The quality of Lebanon’s public school system suffered with the outbreak of the civil war in 1975 and the system continues to face significant challenges. Approximately two-thirds of Lebanese children now attend costly private schools, and public schools have become the last resort for families without means. The quality of private education is higher than public education, resulting in increased gaps between more economically advantaged youth and their poorer peers who cannot afford quality private education. Lebanese public schools suffer from a severe shortage of qualified English and French speakers who can teach math and science in these languages. In addition, a large number of public schools have infrastructure problems, such as broken windows and leaking roofs.
USAID works in coordination with the Ministry of Education and Higher Education (MEHE) and American Educational Institutions to improve the quality of basic and higher education in Lebanon. The aim of our elementary education programs is to enhance student achievement by improving educational environments with repairs and equipment; increasing learning opportunities through teacher training and extra-curricular activities; and increasing stakeholder engagement in public schools. In higher education, USAID helps to prepare talented, low-income public school students from across Lebanon for careers in high-demand fields and to make contributions as leaders in their community, region and the world.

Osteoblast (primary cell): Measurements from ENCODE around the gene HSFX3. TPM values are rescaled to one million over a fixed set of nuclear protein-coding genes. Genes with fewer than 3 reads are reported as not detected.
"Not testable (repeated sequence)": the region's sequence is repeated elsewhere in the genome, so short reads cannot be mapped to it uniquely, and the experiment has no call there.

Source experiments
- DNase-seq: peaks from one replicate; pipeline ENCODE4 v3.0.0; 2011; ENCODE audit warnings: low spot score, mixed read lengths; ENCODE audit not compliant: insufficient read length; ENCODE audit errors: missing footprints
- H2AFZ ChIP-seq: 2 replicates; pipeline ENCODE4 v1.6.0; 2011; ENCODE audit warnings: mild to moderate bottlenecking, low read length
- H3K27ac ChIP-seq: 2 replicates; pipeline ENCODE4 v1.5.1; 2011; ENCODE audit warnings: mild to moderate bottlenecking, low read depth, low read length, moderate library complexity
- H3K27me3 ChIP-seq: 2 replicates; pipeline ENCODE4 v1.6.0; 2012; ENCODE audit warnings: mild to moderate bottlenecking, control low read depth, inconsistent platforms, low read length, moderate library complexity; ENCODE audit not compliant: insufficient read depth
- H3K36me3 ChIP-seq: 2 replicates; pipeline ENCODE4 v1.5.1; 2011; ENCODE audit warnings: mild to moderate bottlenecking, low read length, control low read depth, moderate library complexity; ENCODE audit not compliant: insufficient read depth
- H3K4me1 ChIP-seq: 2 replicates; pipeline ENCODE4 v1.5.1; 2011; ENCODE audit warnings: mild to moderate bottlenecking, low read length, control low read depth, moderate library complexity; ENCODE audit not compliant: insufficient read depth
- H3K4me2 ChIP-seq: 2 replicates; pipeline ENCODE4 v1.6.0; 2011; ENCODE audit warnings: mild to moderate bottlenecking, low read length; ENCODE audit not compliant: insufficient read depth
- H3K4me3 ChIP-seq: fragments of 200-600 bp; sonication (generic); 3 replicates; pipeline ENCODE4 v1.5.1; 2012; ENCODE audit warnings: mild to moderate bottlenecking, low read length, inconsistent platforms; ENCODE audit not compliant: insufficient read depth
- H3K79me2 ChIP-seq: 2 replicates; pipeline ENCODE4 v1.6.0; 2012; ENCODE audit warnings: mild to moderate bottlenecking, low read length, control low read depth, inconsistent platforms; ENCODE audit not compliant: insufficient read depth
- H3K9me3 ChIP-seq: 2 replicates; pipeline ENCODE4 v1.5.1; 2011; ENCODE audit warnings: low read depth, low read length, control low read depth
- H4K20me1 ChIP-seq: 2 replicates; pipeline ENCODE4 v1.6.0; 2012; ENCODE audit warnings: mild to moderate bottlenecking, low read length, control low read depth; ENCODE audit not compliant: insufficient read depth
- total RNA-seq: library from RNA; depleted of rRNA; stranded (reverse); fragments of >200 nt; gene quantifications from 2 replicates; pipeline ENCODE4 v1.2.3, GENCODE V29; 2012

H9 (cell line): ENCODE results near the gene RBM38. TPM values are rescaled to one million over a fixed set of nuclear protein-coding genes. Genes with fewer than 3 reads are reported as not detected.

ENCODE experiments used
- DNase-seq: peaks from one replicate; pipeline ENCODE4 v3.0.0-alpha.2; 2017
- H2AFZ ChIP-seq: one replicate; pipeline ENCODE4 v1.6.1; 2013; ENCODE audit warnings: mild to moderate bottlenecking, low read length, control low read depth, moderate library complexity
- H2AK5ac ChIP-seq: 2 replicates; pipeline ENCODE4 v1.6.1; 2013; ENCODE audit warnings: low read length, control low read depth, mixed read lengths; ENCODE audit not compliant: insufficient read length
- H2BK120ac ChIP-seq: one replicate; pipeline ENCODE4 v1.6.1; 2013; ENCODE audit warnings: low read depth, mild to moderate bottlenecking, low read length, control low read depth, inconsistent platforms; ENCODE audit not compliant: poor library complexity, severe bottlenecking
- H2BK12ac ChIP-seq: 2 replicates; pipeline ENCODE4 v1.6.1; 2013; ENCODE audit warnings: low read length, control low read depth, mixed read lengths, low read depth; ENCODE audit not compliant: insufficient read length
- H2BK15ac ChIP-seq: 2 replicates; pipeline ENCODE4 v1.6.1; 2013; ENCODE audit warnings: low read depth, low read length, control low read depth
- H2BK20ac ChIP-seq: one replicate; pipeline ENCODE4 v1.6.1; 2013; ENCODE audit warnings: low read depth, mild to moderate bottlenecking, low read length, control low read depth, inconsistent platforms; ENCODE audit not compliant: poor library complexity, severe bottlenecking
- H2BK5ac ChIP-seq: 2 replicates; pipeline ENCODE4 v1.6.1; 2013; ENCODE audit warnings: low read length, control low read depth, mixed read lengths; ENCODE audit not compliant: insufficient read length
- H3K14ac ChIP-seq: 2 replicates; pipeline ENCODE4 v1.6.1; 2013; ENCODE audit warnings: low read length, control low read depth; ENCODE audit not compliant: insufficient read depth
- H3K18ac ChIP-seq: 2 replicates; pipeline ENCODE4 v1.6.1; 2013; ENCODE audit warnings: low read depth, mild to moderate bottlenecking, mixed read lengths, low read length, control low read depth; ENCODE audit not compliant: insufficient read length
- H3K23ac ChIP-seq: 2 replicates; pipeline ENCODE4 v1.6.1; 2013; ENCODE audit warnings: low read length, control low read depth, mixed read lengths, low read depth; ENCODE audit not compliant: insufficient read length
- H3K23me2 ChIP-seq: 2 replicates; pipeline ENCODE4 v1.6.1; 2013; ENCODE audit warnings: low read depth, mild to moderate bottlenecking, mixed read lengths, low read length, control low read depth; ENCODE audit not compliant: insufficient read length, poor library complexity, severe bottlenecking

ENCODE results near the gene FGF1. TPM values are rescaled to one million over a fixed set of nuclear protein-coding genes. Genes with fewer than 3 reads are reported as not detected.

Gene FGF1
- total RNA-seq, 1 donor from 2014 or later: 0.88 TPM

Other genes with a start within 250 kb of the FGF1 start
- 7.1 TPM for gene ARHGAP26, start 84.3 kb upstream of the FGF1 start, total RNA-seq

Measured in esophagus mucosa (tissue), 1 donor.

Our impacts in this sector include:
- Rehabilitating the Lebanese public school system by upgrading buildings, providing resources, promoting community engagement in schools and training teachers.
- Providing merit-based scholarships to public high school graduates from across Lebanon who need financial assistance.